Indonesian investigators have arrived in Washington to quiz a World Bank managing director as a witness over a bank bailout that led her to quit as finance minister, an official said Thursday.
Sri Mulyani Indrawati, once considered Indonesia's top reformist, was among several officials who authorised the rescue of the mid-sized Bank Century, which was bailed out during the onset of the financial crisis in 2008.
The total funds disbursed to save the relatively minor bank were far higher than the amount initially deemed necessary to prevent its collapse, and bailout money was allegedly siphoned off by well-connected depositors.
Three investigators from the Corruption Eradication Commission arrived this week in Washington, where Indrawati is now based, to question her about the 6.7 trillion rupiah ($690 million) rescue, commission spokesman Johan Budi said.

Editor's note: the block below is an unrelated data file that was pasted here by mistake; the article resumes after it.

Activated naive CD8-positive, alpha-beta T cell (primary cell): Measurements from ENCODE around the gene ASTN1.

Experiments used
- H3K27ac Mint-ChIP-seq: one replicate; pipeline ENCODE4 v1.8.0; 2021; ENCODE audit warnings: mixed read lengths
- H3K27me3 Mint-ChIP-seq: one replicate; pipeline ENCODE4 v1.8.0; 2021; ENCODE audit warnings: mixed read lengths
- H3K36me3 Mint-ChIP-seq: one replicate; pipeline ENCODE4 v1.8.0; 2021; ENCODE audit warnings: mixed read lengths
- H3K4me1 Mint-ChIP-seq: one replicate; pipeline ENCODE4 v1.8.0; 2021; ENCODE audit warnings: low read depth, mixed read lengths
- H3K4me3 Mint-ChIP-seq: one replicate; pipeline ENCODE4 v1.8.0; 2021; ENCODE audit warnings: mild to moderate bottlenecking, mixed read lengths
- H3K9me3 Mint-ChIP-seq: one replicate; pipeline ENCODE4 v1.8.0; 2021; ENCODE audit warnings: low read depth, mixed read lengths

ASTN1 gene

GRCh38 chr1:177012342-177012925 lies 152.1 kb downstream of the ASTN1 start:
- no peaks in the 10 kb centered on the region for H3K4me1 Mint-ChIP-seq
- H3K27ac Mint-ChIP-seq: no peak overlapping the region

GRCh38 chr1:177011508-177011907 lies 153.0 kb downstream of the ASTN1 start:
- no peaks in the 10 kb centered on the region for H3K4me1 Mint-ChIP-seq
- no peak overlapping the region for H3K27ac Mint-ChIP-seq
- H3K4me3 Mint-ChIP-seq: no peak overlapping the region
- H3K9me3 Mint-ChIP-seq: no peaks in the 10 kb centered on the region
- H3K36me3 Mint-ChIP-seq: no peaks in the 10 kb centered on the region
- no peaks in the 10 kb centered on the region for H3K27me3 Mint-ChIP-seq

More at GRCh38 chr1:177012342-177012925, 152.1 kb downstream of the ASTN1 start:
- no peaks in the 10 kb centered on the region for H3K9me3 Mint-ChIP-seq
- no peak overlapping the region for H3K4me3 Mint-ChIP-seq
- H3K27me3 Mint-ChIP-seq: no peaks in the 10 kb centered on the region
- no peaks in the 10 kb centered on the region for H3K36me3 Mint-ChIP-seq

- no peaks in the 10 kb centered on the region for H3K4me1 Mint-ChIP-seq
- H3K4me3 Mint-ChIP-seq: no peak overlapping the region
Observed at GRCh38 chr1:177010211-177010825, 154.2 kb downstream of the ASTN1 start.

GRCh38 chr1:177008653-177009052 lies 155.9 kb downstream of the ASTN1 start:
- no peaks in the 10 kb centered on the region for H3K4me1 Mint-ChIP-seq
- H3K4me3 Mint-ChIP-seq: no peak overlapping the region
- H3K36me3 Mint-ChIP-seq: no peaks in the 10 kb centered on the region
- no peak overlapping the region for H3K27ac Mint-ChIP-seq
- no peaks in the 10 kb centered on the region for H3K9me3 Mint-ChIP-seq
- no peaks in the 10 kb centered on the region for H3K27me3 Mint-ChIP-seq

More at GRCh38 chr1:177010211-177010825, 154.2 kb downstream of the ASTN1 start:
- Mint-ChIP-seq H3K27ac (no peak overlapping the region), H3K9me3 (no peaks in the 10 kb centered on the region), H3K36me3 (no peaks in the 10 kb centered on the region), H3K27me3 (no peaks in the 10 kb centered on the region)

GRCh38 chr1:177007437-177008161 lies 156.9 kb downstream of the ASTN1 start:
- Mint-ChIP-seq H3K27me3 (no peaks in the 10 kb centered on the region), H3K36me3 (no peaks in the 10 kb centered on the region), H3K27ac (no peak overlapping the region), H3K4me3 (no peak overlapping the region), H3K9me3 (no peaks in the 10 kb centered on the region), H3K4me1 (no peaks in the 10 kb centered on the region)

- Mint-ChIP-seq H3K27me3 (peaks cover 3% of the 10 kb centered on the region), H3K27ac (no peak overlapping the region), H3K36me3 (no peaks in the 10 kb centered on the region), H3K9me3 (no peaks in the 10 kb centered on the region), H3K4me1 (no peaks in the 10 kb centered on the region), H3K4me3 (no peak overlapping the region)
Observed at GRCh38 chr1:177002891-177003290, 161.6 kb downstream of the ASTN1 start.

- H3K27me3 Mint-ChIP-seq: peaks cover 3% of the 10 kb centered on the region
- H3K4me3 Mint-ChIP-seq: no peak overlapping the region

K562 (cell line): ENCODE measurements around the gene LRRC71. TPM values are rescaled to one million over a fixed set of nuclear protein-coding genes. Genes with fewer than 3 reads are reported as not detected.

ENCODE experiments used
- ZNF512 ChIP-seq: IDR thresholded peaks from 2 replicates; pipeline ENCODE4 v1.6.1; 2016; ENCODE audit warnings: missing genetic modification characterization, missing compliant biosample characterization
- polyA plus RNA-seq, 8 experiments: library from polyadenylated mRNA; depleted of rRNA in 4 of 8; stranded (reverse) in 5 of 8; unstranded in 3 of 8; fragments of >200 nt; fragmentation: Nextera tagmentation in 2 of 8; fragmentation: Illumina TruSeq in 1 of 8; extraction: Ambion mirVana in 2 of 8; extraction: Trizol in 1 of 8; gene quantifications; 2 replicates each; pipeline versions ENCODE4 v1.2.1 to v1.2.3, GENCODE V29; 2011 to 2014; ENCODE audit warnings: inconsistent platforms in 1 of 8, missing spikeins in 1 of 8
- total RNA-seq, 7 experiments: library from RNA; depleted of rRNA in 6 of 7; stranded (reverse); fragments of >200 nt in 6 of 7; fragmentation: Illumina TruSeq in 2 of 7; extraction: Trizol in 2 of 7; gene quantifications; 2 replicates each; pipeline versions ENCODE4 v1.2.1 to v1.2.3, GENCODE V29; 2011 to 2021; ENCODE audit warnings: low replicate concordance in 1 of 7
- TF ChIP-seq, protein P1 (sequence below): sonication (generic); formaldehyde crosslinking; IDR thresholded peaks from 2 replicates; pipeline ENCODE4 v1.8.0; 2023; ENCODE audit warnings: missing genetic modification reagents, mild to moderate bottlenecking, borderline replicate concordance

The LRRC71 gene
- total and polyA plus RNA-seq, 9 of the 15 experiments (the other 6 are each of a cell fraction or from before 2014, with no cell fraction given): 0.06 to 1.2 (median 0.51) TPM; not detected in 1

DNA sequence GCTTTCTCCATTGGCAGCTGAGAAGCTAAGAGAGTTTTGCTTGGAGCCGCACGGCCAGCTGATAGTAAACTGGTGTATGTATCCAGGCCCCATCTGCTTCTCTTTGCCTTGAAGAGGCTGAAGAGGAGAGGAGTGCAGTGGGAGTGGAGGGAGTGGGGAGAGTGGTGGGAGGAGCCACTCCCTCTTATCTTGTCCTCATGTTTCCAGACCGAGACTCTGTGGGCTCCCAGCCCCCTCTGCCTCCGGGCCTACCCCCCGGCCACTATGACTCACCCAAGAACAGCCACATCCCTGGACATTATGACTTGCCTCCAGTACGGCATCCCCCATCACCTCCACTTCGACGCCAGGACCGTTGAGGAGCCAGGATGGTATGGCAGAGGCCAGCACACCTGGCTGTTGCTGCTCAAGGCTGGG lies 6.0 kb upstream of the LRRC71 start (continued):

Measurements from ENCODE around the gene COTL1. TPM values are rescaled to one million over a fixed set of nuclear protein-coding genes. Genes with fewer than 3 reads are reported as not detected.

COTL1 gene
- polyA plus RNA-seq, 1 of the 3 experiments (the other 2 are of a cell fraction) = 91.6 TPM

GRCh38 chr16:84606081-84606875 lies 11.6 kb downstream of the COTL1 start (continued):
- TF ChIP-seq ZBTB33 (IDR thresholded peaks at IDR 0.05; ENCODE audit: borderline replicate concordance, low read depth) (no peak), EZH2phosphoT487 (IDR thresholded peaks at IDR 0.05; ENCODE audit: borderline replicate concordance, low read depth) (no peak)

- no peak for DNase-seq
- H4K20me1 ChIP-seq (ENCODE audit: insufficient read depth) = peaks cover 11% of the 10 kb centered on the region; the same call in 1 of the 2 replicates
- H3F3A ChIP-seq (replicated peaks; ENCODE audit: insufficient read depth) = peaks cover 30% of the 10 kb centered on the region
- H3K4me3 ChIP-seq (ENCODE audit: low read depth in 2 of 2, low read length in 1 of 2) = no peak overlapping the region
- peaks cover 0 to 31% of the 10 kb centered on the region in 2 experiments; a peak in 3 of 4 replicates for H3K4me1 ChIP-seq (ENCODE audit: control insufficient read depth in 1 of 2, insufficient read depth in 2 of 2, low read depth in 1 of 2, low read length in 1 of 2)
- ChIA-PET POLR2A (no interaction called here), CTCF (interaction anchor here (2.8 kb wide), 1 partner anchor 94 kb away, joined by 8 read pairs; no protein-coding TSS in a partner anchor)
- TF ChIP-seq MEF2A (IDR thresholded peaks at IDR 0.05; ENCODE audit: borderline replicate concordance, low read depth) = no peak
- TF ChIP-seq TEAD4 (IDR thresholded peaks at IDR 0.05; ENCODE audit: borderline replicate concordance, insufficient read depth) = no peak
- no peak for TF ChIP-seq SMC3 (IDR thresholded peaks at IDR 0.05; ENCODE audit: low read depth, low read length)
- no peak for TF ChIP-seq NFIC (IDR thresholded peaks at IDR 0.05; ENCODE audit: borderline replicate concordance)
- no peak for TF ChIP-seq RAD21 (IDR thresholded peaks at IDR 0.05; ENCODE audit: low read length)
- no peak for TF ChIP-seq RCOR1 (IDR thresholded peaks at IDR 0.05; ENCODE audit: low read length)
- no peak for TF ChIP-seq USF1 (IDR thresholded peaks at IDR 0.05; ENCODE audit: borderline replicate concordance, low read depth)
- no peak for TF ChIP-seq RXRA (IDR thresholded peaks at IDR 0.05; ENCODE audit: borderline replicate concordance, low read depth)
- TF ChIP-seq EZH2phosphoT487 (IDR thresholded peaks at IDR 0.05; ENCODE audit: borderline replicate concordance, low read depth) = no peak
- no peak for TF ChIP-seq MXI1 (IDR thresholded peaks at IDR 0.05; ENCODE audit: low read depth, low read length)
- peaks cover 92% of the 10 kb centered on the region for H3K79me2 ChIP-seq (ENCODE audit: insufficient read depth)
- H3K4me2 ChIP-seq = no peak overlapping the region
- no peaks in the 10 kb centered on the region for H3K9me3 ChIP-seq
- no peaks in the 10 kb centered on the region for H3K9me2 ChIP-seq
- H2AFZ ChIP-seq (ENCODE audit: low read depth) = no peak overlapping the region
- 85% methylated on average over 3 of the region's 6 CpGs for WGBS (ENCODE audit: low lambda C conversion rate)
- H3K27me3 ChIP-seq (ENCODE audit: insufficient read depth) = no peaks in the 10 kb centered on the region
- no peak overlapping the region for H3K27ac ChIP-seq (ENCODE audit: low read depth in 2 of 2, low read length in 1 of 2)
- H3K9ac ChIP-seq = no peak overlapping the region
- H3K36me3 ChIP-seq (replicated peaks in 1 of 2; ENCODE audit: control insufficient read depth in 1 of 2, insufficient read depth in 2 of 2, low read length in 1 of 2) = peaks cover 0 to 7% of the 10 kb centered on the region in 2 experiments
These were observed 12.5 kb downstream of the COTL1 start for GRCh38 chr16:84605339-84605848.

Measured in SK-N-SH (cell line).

"The questioning will be carried out this week at the Indonesian embassy there," he told AFP.
Indrawati has already been questioned twice as a witness by anti-graft investigators over the case and has denied any wrongdoing.
Vice President Boediono, who was central bank governor at the time of the bailout, has also been implicated in the probe but denies any wrongdoing.
The case rocked President Susilo Bambang Yudhoyono's government just after he won a second presidency on a graft-fighting platform.
Indrawati resigned as finance minister in 2010 after being questioned by investigators and after the House of Representatives deemed the bailout illegal.
While the trigger for her resignation was the bailout, analysts say that parliamentary factions opposed to her reform agenda had long been seeking her removal.